EDGEFIELD, S.C. - Charles Z. Yonce Jr. received a phone call from Washington last week that he has waited on for 12 years.
The Clinton administration told him that his criminal record has been wiped clean. The president granted Mr. Yonce a full pardon for a low-level drug conviction more than a decade old.
"It was wonderful news," said a woman who answered the telephone at the Yonce residence Thursday in Edgefield but declined to give her name. "That happened 12 years ago, and we're just glad this is behind us. He was very excited."
Mr. Yonce was unavailable for comment, she said.
He was among 62 people granted Christmas-time clemency by President Clinton on Dec. 22. The pardoned ranged from a prominent politician to a chicken company executive to a NASCAR team owner, with most of the group convicted of drug, taxes or fraud violations.
Mr. Yonce was sent to prison April 27, 1988, after being convicted in a South Carolina federal court of conspiracy to possess cocaine with the intent to distribute it. He also was found guilty of aiding and abetting a conspiracy.
He was sentenced to six months in jail, followed by five years' probation, according to the U.S. Justice Department.
Mr. Yonce was set free nearly four months later on Aug. 18.
Casey Stavropoulof, a spokeswoman for the U.S. Justice Department, said she could not disclose the reason why Mr. Yonce was pardoned.
"The deliberative process, in terms of deciding which pardons are granted and which are not, is a confidential matter," she said. "The office of the pardon attorney receives information about the case, and it is passed on to the White House."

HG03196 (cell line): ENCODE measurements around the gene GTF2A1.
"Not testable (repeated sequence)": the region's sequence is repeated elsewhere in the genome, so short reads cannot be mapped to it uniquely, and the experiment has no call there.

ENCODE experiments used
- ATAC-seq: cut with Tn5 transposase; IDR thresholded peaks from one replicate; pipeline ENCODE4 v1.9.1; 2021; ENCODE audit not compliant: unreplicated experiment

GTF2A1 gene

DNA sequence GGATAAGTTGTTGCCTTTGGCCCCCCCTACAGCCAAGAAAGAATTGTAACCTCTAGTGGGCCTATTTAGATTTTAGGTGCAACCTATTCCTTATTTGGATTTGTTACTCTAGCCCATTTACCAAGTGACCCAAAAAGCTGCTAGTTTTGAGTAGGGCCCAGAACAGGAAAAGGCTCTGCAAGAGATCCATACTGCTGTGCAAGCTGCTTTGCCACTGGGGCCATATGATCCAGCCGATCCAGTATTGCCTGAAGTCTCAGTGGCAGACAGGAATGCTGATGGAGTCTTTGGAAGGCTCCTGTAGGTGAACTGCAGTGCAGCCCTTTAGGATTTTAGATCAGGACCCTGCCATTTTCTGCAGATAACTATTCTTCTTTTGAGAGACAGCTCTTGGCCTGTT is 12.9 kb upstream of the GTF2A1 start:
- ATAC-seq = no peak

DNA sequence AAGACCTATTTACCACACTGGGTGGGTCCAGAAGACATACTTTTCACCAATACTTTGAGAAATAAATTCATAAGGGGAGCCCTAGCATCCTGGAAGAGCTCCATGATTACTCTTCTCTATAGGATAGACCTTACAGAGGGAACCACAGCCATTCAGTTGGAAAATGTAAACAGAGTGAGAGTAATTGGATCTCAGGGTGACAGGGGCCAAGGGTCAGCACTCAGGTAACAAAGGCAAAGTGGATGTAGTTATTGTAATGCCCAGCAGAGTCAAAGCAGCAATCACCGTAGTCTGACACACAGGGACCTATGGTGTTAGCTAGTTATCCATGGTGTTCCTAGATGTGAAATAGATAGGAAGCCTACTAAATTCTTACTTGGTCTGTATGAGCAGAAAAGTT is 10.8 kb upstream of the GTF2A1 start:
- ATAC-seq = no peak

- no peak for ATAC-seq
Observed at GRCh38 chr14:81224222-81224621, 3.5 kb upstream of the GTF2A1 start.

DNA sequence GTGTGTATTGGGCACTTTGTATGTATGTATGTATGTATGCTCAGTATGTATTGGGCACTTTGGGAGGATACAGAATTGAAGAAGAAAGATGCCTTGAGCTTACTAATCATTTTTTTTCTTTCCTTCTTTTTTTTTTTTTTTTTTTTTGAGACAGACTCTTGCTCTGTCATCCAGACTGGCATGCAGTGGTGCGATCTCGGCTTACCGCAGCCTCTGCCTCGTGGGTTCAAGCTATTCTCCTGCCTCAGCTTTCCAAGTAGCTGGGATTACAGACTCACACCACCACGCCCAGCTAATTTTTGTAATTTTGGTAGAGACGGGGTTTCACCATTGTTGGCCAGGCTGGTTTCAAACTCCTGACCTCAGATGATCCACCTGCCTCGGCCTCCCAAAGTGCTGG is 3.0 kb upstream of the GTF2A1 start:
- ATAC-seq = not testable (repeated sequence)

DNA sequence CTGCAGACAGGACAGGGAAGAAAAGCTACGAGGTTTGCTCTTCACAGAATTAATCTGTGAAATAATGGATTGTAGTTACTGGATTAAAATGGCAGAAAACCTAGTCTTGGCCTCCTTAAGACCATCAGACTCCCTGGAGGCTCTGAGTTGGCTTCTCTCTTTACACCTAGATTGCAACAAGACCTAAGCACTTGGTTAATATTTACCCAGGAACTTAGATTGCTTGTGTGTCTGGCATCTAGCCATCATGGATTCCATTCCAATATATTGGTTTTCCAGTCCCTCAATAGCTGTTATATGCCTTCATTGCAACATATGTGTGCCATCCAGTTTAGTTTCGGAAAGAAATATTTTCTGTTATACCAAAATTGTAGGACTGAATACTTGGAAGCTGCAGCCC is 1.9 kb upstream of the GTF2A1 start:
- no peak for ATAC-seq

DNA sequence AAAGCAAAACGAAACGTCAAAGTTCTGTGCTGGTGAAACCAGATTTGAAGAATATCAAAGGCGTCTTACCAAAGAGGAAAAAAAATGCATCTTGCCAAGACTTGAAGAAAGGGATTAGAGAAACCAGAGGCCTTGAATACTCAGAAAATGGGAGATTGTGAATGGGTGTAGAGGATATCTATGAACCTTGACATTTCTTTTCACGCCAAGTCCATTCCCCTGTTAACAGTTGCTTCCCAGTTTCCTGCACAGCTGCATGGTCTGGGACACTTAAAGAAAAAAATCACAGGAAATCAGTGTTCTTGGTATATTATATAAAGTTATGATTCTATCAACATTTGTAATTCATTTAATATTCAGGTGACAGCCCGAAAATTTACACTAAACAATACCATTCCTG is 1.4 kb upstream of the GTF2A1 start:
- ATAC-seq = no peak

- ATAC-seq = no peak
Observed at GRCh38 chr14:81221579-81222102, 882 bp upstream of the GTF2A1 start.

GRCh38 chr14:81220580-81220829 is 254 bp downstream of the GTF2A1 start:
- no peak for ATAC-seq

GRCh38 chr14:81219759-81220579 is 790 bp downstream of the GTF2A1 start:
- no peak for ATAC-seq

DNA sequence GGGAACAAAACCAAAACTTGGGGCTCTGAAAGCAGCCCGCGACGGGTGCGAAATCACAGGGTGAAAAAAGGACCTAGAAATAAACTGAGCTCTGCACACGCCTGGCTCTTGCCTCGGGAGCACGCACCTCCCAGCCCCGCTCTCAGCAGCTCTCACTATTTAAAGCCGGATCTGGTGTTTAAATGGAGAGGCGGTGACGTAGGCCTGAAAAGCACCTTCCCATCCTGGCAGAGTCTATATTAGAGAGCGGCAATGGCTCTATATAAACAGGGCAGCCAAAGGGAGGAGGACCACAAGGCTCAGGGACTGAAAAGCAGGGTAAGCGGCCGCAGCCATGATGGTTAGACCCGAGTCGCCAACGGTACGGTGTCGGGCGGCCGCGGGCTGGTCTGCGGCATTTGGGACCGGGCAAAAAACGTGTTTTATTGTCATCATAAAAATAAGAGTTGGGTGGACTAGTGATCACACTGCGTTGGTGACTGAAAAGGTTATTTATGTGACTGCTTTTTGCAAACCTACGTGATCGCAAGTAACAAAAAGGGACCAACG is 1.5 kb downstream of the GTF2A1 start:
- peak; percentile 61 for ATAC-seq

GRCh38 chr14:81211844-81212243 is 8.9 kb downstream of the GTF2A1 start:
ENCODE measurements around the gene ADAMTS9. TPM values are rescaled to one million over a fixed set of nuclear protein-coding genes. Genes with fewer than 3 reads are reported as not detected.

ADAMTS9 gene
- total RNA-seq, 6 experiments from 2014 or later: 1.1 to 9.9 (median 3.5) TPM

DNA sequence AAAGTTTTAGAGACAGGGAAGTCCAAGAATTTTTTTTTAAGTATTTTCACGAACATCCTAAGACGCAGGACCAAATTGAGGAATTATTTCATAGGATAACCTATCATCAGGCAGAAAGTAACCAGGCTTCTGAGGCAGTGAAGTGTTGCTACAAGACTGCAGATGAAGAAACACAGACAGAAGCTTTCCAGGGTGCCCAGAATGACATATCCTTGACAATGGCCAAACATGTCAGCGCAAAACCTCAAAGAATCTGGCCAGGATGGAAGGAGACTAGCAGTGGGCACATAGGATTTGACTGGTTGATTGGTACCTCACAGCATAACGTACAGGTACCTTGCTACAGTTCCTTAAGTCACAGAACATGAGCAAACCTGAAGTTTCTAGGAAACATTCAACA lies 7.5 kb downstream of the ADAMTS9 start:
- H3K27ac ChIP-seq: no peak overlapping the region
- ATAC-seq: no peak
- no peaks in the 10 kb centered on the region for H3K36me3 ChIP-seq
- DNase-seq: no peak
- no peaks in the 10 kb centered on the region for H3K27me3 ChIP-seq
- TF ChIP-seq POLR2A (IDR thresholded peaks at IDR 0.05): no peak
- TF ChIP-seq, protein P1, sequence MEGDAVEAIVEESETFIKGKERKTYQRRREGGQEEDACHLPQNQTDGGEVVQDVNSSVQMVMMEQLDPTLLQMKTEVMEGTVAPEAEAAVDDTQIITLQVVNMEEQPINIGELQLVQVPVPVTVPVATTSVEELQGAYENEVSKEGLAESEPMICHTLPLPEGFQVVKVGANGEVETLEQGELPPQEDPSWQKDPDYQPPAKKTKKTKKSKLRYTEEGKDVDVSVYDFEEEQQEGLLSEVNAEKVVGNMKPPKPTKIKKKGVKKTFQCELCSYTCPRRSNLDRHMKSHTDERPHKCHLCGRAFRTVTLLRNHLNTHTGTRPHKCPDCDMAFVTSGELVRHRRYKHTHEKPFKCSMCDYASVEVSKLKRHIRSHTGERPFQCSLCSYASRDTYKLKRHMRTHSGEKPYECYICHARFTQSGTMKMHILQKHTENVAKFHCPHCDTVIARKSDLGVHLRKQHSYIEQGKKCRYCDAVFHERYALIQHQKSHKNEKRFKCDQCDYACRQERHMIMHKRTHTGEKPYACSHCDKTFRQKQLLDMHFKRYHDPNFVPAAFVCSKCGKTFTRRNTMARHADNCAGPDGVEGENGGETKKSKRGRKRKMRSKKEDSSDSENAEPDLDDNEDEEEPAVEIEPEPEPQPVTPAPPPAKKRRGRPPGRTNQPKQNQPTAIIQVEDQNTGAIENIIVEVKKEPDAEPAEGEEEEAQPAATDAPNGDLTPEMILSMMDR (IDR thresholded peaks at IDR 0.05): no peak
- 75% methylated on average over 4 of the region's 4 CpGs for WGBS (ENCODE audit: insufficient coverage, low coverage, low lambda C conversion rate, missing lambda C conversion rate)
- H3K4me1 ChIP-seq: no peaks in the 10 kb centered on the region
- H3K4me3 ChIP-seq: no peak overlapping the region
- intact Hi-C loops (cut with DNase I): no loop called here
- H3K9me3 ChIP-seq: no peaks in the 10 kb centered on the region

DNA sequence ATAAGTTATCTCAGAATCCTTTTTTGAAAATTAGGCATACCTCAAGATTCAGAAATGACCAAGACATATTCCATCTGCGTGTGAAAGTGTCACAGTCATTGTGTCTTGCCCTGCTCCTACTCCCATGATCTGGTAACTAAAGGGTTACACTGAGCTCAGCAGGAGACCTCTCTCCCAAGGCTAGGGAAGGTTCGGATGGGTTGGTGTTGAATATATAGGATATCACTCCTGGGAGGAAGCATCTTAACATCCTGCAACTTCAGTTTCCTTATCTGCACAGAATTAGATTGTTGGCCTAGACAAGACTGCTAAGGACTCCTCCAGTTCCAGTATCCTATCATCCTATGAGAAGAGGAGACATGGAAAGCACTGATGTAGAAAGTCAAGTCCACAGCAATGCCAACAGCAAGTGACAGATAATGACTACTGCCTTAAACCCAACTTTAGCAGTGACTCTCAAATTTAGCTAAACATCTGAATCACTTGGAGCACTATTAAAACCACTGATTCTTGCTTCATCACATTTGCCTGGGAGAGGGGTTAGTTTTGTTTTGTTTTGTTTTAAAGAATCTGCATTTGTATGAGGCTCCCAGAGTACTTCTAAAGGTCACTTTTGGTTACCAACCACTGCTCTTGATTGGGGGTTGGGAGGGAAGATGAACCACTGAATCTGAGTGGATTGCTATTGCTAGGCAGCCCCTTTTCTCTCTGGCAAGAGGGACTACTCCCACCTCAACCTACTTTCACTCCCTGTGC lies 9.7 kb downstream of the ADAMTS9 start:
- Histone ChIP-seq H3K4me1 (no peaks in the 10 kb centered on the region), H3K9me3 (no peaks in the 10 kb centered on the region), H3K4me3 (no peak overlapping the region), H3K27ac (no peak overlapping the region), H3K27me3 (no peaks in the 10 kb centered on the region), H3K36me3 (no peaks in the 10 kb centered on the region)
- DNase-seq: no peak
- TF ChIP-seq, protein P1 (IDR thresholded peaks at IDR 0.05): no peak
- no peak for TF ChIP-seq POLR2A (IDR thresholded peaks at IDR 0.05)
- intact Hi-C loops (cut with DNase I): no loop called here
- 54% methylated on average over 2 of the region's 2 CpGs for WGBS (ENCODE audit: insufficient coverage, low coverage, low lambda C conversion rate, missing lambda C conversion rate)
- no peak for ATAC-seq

Ms. Stavropoulof confirmed Thursday that former Augusta mayor Ed McIntyre has requested to be pardoned, but no decision on his case has been made. He was sentenced to five years in prison in 1984 for bribery and extortion.
Although officials are tightlipped about why the 62 people were chosen over others, White House Deputy Press Secretary Jake Siewart shed some light on the reasoning behind the pardons.
"In the past, we've actually looked at a number of different cases where there are mandatory minimums that have been unduly harsh ... particularly in cases where the person was involved in typically a nonviolent drug conviction, was not directly involved in the crime itself, and oftentimes other folks in the offense were treated less severely," he said.
Of those granted clemency last week, 59 were pardoned and three were granted commutations. Clemency is the act of lessening legal action against someone, said White House spokesman Stephen Boyd.
A pardon clears the record for those who have served their time and paid their fines. A commutation reduces the amount of time the person is serving, Mr. Boyd said.
Recommendations for clemency are sent to the president by the Department of Justice, he added.
"As a long-standing policy dating back through past administrations, we do not comment on the president's decision-making process on particular cases," he said.
Mr. Yonce's longtime friend James F. Martin said he was thrilled when he heard about the pardon. After all, he played a small role in wiping the Edgefield man's record clean.
About five years ago, an FBI agent paid Mr. Martin a visit, asking him questions about Mr. Yonce's character.
"I told him that he seems to be living a clean life. He recently sold his Ford business and now runs a tire recycling company," Mr. Martin said. "He's straightened up. I feel confident he has."
Mr. Martin would not go into detail about the "trouble" Mr. Yonce got into more than a decade ago.
Reach Katie Throne at (803) 279-6895.